In an azimuth thruster the propeller rotates 360° around the vertical axis so the unit provides propulsion, steering and positioning thrust for superior manoeuvrability. Designs have been developed for propulsion and dynamic positioning in response to market requirements. As a result there is a azimuth design available to suit virtually any application. Simple and robust construction provides high operational reliability together with simple maintenance for low through life costs. Units can be supplied for diesel or electric drive together with a remote control system.
- Mechanical transmission, which connects a motor inside the ship to the
outboard unit by gearing. The motor may be diesel or diesel-electric. Depending on the shaft arrangement, mechanical azimuth thrusters are divided into L-drive and Z-drive. An L-drive thruster has a vertical input shaft and a horizontal output shaft with one right-angle gear. A Z-drive thruster has a horizontal input shaft, a vertical shaft in the rotating column and a horizontal output shaft, with two right-angle gears.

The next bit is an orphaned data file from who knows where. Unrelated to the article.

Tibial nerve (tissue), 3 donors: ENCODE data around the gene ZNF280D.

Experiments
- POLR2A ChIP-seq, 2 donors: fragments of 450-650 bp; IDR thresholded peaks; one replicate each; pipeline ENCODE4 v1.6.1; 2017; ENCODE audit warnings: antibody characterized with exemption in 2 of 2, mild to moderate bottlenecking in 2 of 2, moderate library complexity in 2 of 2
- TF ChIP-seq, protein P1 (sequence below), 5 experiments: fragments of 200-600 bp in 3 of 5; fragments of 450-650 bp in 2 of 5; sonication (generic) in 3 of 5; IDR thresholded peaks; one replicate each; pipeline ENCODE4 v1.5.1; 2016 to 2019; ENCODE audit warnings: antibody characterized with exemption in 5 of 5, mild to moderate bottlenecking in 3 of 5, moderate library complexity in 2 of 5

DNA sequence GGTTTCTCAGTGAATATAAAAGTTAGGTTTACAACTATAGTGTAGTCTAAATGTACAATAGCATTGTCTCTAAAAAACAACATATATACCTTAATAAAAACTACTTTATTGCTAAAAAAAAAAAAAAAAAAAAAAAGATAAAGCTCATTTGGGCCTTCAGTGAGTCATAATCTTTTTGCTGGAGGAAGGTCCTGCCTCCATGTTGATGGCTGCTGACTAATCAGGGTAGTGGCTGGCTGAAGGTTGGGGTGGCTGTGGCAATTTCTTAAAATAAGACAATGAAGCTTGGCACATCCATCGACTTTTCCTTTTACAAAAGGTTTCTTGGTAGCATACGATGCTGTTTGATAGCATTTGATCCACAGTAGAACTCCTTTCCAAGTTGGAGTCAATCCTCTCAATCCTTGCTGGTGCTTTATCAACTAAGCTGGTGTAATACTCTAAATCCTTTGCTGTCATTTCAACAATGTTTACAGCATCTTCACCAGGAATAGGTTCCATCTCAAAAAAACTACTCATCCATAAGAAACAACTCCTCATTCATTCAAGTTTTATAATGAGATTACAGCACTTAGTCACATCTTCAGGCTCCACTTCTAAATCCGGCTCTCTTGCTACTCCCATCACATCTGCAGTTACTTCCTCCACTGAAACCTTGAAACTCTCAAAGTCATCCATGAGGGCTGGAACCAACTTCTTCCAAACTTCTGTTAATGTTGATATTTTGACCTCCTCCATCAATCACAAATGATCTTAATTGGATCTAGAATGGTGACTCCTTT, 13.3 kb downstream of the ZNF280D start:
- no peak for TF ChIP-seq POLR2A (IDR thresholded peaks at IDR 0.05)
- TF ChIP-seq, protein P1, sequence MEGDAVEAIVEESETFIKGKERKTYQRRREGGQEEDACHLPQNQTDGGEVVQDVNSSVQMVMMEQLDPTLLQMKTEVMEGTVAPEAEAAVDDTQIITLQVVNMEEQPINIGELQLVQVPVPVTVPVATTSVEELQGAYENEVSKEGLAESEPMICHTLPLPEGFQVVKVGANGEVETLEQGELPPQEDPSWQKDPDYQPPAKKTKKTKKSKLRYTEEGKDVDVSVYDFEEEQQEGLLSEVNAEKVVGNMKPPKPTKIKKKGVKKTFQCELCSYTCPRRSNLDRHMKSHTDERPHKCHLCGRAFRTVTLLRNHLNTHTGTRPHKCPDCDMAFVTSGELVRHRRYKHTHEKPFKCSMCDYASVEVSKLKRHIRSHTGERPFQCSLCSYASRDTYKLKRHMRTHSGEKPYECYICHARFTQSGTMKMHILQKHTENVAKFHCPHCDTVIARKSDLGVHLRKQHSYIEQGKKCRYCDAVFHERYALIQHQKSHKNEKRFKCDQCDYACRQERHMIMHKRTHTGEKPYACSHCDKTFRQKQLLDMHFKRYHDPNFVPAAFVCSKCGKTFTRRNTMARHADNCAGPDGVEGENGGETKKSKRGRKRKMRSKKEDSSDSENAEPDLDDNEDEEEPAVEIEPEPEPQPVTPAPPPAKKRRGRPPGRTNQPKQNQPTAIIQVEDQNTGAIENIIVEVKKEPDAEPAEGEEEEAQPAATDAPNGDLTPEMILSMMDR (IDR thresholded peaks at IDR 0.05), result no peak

- Electrical transmission, more commonly called pods, where an electric motor is fitted in the pod itself, connected directly to the propeller without gears. The electricity is produced by an onboard engine, usually diesel or gas turbine. Invented in 1955 by Friedrich W. Pleuger and Friedrich Busmann (Pleuger Unterwasserpumpen GmbH), ABB Group’s Azipod was the first product using this technology.
- Primary advantages are maneuverability, electrical efficiency, better use of ship space, and lower maintenance costs. Ships with azimuth thrusters do not need tugboats to dock, though they may still require tugs to maneuver in difficult places.